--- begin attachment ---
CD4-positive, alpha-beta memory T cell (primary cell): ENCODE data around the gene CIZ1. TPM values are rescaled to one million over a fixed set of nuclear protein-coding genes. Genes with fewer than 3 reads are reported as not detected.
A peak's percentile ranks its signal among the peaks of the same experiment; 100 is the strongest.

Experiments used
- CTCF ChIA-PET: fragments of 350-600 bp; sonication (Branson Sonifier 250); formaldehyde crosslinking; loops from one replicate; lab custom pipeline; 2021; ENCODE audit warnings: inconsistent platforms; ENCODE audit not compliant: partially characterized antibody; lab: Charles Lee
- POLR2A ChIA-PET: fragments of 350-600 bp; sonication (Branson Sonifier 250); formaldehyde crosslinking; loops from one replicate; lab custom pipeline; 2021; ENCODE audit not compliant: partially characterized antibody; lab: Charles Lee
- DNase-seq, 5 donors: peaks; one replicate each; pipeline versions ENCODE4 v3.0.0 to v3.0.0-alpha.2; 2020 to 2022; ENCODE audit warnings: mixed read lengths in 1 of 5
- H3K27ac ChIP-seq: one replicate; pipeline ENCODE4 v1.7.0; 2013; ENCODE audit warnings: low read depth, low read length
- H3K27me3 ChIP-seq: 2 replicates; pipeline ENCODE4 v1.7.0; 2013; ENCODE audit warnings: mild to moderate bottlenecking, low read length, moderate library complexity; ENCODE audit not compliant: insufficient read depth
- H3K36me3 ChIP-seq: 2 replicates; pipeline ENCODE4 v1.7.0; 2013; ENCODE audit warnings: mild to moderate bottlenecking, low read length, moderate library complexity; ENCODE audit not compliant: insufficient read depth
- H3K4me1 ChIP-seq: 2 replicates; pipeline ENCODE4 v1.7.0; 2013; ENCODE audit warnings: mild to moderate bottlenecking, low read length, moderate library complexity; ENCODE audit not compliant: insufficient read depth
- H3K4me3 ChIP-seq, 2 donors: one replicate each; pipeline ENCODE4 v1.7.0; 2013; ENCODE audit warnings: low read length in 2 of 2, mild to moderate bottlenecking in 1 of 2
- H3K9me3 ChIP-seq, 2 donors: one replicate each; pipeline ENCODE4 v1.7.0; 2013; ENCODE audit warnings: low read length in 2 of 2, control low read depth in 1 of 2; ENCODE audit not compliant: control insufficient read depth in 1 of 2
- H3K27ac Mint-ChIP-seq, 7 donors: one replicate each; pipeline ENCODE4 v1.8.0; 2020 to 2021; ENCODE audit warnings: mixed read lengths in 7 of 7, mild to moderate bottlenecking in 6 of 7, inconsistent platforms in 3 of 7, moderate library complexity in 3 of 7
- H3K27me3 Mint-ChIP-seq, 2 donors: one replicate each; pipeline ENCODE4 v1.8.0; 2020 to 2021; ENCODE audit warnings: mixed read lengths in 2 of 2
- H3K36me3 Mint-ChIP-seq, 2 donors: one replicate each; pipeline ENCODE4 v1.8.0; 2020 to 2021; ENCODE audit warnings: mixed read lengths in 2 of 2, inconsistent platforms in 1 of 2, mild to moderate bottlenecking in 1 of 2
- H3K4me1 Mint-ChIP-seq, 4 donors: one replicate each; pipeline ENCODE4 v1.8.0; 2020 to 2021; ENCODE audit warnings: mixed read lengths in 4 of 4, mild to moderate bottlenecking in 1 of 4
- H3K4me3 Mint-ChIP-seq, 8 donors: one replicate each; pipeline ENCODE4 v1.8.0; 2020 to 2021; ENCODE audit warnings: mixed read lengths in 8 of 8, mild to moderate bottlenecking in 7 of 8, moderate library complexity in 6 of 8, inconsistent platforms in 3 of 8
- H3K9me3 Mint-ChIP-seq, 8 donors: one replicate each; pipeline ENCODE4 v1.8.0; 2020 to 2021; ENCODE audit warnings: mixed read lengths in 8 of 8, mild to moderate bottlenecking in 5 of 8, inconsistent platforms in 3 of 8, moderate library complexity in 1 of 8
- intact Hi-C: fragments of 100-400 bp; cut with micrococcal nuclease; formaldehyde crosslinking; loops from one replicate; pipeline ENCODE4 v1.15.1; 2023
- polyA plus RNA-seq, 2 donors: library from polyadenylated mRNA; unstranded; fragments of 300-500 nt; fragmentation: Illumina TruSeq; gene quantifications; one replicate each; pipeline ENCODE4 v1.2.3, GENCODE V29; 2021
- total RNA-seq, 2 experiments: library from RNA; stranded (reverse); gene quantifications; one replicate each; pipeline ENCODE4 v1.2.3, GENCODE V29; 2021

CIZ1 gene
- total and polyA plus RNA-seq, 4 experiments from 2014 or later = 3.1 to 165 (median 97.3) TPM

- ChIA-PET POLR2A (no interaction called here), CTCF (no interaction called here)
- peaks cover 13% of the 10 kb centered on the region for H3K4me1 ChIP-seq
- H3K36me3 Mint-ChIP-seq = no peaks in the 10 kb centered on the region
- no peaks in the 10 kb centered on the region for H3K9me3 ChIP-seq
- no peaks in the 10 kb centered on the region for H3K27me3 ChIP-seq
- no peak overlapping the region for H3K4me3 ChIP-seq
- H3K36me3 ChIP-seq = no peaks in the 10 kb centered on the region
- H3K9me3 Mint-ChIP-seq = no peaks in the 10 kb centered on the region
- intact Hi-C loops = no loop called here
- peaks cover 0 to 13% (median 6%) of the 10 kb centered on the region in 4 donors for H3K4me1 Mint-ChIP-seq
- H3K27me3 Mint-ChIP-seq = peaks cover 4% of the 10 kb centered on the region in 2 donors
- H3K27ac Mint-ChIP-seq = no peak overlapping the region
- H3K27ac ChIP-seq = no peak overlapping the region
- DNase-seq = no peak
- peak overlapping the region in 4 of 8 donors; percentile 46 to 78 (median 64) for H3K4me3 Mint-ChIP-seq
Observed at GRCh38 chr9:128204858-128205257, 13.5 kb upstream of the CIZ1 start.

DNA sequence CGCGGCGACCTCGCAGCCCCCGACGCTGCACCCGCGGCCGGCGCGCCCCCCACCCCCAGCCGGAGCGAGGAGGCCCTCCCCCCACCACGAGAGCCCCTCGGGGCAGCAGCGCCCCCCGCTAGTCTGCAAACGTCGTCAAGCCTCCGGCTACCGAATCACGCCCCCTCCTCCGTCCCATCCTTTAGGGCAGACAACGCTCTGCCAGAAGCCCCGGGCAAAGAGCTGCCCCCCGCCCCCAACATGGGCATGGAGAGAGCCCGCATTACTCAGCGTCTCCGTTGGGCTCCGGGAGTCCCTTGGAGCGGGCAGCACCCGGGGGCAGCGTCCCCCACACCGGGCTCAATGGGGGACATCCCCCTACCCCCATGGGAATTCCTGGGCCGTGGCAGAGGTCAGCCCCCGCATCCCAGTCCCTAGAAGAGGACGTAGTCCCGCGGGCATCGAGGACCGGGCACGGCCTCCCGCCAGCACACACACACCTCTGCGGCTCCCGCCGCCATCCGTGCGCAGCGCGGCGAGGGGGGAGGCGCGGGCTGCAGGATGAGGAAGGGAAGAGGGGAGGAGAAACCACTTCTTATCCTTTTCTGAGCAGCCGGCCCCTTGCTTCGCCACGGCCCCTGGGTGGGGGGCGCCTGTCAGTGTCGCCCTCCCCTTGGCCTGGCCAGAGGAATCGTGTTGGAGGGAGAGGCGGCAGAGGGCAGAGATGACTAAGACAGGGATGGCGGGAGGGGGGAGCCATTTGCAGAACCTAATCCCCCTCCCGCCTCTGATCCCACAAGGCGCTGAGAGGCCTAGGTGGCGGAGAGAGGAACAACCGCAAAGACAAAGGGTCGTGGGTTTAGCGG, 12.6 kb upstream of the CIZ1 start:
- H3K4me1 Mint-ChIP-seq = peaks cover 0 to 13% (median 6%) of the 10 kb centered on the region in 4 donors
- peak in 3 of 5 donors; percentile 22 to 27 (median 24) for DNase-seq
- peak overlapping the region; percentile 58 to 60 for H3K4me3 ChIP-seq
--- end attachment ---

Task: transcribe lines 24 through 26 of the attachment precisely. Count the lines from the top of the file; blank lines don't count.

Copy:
- ChIA-PET POLR2A (no interaction called here), CTCF (no interaction called here)
- peaks cover 13% of the 10 kb centered on the region for H3K4me1 ChIP-seq
- H3K36me3 Mint-ChIP-seq = no peaks in the 10 kb centered on the region